In the stock market, it’s not unusual to see one-time high-fliers tread the earth just like everyone else, and that’s exactly what’s happened with shoemaker Allbirds Inc. (NASDAQ: BIRD).
While Allbirds has some problems inherent with its business, shoe companies as a group have outperformed the broader market. Does that mean there are better investment opportunities for shoe aficionados?
Before kicking that question around, let’s untie what’s happening at Allbirds.
Allbirds has yet to notch a profit, although earnings have been growing at double-digit rates. But the stock is down an almost incredible 91% from its November 2021 high. Investors are frequently drawn by the lure of low-priced stocks, but is this a case of “you get what you pay for?”
Allbirds, which makes leisure shoes and other clothing using environmentally sustainable materials, went public on November 3 2021 at $15. The stock immediately took flight and rallied to a high of $32.44.
That’s as good as things ever got.
A look at its chart shows an unrelenting downtrend, albeit with a glimmer of hope in recent weeks.
The stock’s returns across rolling time frames are:
- 1 Month: +9.60%
- 3 Months: +1.11%
- YTD: +13.22%
- 1-Year: -68.03%
Does this recent rally indicate there’s hope for the battered stock?
The company is slated to report fourth-quarter results on March 9, with Wall Street eyeing a loss of $0.12 per share on revenue of $96.92 million. That would be a wider loss than a year ago, and a small decrease on the revenue side.
The company may surprise to the upside, but those forecasts don’t suggest a stock that’s about to run its fastest race ever.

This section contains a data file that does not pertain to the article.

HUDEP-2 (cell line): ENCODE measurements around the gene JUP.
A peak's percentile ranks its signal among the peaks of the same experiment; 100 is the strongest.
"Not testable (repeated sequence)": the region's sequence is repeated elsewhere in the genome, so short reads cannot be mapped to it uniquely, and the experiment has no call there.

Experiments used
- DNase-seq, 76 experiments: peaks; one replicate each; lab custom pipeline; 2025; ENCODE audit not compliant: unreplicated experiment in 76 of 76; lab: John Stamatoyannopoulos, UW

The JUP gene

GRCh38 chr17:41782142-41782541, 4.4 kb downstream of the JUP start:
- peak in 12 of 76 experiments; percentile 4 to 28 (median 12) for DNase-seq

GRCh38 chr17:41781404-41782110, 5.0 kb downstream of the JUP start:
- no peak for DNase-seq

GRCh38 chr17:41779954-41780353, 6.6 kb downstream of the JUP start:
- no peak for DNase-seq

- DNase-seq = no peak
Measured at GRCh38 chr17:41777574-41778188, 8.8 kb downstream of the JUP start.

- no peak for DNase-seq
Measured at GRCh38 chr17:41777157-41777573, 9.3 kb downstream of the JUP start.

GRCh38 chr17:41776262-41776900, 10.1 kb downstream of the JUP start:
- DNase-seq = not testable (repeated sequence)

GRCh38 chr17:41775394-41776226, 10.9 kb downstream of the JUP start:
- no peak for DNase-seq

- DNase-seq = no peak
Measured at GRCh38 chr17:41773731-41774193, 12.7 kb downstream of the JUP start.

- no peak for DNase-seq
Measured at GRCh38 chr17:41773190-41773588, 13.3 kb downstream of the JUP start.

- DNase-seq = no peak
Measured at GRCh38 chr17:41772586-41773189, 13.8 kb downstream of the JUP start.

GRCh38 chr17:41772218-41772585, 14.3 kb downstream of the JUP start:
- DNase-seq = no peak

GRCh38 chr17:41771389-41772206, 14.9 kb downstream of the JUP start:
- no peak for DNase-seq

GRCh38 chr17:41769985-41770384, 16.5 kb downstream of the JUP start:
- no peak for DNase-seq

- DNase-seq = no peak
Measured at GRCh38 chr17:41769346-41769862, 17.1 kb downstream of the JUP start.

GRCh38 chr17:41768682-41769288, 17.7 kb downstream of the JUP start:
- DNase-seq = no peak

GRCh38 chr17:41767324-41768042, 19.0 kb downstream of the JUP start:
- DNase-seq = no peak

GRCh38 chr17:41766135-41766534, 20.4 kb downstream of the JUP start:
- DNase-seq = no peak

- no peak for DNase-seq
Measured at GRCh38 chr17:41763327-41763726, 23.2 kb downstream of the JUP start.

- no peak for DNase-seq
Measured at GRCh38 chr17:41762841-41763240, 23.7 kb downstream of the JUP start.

While the shoe industry may not be one that investors specifically target, there are plenty of opportunities there among some familiar names.
Revenue growth for Crocs Inc. (NASDAQ: CROX) accelerated in the past three quarters. Earnings are up at double-digit rates, although they’ve slowed from triple-digit increases in 2021. The stock has been trending higher since July, and is currently finding support at its 50-day moving average, a sign that investors are supporting the share price at that level. Those are bullish technical indicators that could signal more strength ahead.
MarketBeat analyst data show a “moderate buy” rating on Crocs, with a price target of $138.29, an upside of 11.25%.
Known for its comfortable (although some say ugly) Ugg boots, Deckers Outdoor Corp. (NYSE: DECK) is up 8.78% in the past three months. It’s in the process of forming a new base with a shallow correction. That pullback is normal, following a one-year rally of 40.95%, as investors take some profits.
In addition to Uggs, the company’s brands include Teva and Hoka.
Revenue has been slowing in the past three quarters but has reached a healthy 13% growth rate most recently. Wall Street expects 14% earnings growth this year, to $18.54 per share, and another 18% next year, to $21.85.
Shares of Skechers U.S.A. Inc. (NYSE: SKX) gapped down on February 3 following its most recent quarterly report. The company issued full-year guidance that disappointed Wall Street, but as the news settled in, investors are supporting the stock near its 50-day moving average, a sign that the negative sentiment has abated for the moment.
Wall Street sees 20% earnings growth this year and 25% next year. That will mark a return to earnings growth after three-quarters of declining profitability.
Analysts have a “moderate buy” rating on Skechers, with a price target of $53.83, an upside of 21.68%.
Dow component Nike Inc. (NYSE: NKE) is by far the largest company in the shoe industry, with a market cap of $186 billion. The stock has been in rally mode since October, with a 46% return since its September 30 low.
As you might expect of such a large, mature company, Nike is a dividend payer. Its current yield is 1.13%, and it boasts a track record of increasing dividends for the past 21 years, nabbing it a spot on MarketBeat’s dividend achievers list.
Analysts have a “moderate buy” rating on Nike, and expect the price to rise more than 8% in the coming months, which is not a bad estimate for a company of this size.
Before you consider Allbirds, you'll want to hear this.
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